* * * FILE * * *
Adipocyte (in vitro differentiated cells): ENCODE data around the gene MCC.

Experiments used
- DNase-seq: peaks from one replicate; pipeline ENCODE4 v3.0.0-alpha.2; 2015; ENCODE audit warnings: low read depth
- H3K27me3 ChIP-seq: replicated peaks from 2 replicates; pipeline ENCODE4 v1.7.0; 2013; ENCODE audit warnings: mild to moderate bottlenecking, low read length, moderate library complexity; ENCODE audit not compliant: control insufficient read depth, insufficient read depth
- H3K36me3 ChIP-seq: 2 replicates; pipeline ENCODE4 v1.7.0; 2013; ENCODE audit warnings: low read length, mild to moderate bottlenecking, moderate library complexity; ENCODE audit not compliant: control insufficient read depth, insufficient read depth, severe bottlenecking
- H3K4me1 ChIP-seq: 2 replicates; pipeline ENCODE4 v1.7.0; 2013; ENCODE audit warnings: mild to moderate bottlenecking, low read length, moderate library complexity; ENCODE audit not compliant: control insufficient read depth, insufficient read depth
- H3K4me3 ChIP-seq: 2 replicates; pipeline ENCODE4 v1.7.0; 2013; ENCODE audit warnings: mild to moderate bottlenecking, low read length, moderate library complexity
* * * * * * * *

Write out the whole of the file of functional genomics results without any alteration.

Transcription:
Adipocyte (in vitro differentiated cells): ENCODE data around the gene MCC.

Experiments used
- DNase-seq: peaks from one replicate; pipeline ENCODE4 v3.0.0-alpha.2; 2015; ENCODE audit warnings: low read depth
- H3K27me3 ChIP-seq: replicated peaks from 2 replicates; pipeline ENCODE4 v1.7.0; 2013; ENCODE audit warnings: mild to moderate bottlenecking, low read length, moderate library complexity; ENCODE audit not compliant: control insufficient read depth, insufficient read depth
- H3K36me3 ChIP-seq: 2 replicates; pipeline ENCODE4 v1.7.0; 2013; ENCODE audit warnings: low read length, mild to moderate bottlenecking, moderate library complexity; ENCODE audit not compliant: control insufficient read depth, insufficient read depth, severe bottlenecking
- H3K4me1 ChIP-seq: 2 replicates; pipeline ENCODE4 v1.7.0; 2013; ENCODE audit warnings: mild to moderate bottlenecking, low read length, moderate library complexity; ENCODE audit not compliant: control insufficient read depth, insufficient read depth
- H3K4me3 ChIP-seq: 2 replicates; pipeline ENCODE4 v1.7.0; 2013; ENCODE audit warnings: mild to moderate bottlenecking, low read length, moderate library complexity